Capilla del Cristo Chapel
Capilla del Cristo Chapel

At the end of giftshop-heavy Calle del Cristo we got a look at Capilla de Cristo, a small 18th-century chapel.  According to legend it was built by a man who narrowly avoided falling to his doom from the place it was eventually constructed.  We eventually passed through the San Juan Gate (Puerta de San Juan) at the west end of the island and took a walk the length of the Paseo del Morro right before sunset.  The views of La Fortaleza and city walls are good- it’s a lot easier to appreciate the size of the fortifications looking up rather than down.  Sadly, the area is inhabited by large numbers of depressed looking stray cats.  The walk ends at the tip of land below Castillo San Felipe del Morro- some steps lead up towards the fortress, but there was not access by the hour we were there (or at all according to some websites I’ve seen).  Signage indicates that the walkway may eventually be extended further east along the Atlantic Ocean.

San Juan City Wall below La Fortaleza
San Juan City Wall below La Fortaleza seen from Paseo del Morro

We arrived back at the San Juan Gate around dusk.  The wall below La Fortaleza was lit up very attractively.  I’d scouted out a few restaurants in San Juan on TripAdvisor, but some were closed on Sunday.  TripAdvisor is my first stop in deciding which hotel to book.  After using their site for four years of studying reviews, it is only very rarely that a hotel has not lived up to expectations.

Using it for restaurants is a little bit more difficult, especially in major cities.  My usual method is to start at the top rated restaurants in the city and move through until I find a few that fit the location, cuisine, and price point I have in mind.  Generally, local restaurants are preferred and I usually avoid chain restaurants (especially fast food) while traveling.  I’d made a list of four San Juan restaurants, of which two were closed Sundays.  I figured one of the other two would meet our needs.  That proved to be a mistake.

One of the better rated ones, St Germain Bistro & Café, only had a limited menu on Sundays…crepes as I recall.  The other one that was open, Cafe Puerto Rico, known for its local food, had a 45 minute wait.  I’m afraid we were hungry and getting cranky after 30 minutes of searching for somewhere to eat that we decided just to go into the a nearby restaurant, Bar Moreno that seemed to have an ok menu.  As it turned out, the only high point of the meal was chucking at the English translation of Rachel’s dish – “Passion fill plantain spider with chicken breast”.  One might expect based on that translation that the dish would be interesting if nothing else, the food was neither good nor terrible, just really bland.  I think the spider reference was to the texture of the fired plantain coating- spider legs, if you find that appetizing.  I’m afraid it deserves its 2.5/5 rating on TripAdvisor…by the method I listed above, I never would have ended up coming across it had I actually been looking for a restaurant, given its 533/674 ranking!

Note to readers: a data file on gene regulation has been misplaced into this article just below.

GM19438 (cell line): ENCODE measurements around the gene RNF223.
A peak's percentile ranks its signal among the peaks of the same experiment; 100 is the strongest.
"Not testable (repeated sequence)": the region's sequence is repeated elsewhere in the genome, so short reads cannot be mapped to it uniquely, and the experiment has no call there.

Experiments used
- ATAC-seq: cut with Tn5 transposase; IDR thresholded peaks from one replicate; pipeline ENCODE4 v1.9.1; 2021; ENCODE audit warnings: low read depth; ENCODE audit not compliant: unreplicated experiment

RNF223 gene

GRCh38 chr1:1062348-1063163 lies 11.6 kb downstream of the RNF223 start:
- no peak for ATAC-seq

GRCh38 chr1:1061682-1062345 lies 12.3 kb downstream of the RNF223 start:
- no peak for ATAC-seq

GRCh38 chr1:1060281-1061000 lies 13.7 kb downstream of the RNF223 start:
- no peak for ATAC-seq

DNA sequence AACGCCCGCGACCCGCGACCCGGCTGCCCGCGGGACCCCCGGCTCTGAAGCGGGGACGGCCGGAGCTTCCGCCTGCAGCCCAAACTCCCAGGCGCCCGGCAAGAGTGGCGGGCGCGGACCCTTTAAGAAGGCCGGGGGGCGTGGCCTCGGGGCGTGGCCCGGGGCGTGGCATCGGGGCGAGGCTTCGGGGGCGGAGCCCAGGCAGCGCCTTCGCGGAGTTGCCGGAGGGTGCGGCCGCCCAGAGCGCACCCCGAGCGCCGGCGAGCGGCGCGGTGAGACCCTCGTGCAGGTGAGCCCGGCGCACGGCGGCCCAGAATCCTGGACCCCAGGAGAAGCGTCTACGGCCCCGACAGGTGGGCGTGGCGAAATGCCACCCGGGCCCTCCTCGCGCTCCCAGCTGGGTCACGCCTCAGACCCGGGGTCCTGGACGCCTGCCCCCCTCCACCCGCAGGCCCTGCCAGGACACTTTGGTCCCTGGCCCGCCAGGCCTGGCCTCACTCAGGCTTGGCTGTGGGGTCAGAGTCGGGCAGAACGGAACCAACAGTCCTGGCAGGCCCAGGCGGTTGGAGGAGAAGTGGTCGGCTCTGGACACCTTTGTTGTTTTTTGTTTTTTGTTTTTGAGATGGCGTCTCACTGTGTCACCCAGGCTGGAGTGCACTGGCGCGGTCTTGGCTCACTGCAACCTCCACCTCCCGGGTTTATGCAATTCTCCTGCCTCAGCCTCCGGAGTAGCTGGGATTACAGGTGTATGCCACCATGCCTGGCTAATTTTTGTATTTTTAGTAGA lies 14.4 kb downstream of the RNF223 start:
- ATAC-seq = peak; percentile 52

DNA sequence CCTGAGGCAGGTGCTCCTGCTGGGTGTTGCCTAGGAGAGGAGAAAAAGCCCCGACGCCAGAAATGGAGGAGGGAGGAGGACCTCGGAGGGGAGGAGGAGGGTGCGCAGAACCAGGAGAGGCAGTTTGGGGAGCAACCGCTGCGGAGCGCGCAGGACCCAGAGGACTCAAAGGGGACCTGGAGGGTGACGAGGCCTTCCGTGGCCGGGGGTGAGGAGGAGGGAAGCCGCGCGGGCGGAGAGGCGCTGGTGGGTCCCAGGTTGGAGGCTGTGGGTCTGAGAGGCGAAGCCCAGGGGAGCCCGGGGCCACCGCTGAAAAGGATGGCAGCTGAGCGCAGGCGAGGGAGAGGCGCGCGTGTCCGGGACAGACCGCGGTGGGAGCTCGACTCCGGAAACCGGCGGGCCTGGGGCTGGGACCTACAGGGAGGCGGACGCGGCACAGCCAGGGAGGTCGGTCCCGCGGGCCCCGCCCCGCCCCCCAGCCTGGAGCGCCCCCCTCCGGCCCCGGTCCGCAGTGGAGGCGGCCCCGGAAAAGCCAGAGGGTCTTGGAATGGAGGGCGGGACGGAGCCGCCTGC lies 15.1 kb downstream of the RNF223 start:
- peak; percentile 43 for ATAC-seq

We headed to the bus terminal near the cruise ship terminal after dinner.  We probably waited 20-30 minutes for the outbound bus.  With the lighter nighttime traffic, it took a lot less time to get back to our guesthouse than the ride out.  The driver kindly dropped us off at the end of the street the guesthouse was on even though it wasn’t an official stop.

Lessons learned:

  • Be prepared for it to rain at any time with little warning in Puerto Rico- if you don’t have an umbrella or raincoat you’ll just have to find a tree or building for five minutes until it stops.
  • In a major city where restaurants are spread out, make a list longer than two.  Checking menus, if online, might have let us avoid problems like going to St Germain on a day with a limited menu.
  • Start looking for restaurants before you get so hungry you make a bad choice.
  • When you know the bus service is unreliable (as my research had suggested) just budget for a taxi and save yourself the aggravation.  Saving $20 each way was nice, but your time – and good mood- is valuable on vacation.
Old San Juan city walls, with Paseo del Morro walking path below
Old San Juan city walls, with Paseo del Morro walking path below

Return Visit

We had a few more hours in Old San Juan on Friday March 13 between flights.  A family we met on Vieques recommended we try Punto de Vista Restaurant & Bar which was atop Hotel Milano.  We asked the hotel front desk if they were willing to hold onto our luggage until after the meal and they graciously agreed.  I’m not sure what we would have done if they hadn’t agreed, because even with wheeled suitcases would have been a drag walking around town!  The restaurant wasn’t open yet so we browsed some stores on Calle Fortaleza.  We found several with high quality local crafts and artwork.  In general the stores in this area seemed a lot better than the gift shops we’d visited on our first visit.

After walking along the city walls by San Juan Gate we returned to Punto de Vista.  Unfortunately the said they were not seating anyone outside this particular day because of the weather (which proved correct when a downpour started during our meal!).  The inside was still pretty neat, with chairs made out of barrels!  Punto de Vista had half price mojitos and the food was excellent.  In comparison with our previous bland meals in San Juan, our lunch was very flavorful and well seasoned.  Following our meal we retrieved our luggage from Hotel Milano and caught a taxi to SJU.

Series about Puerto Rico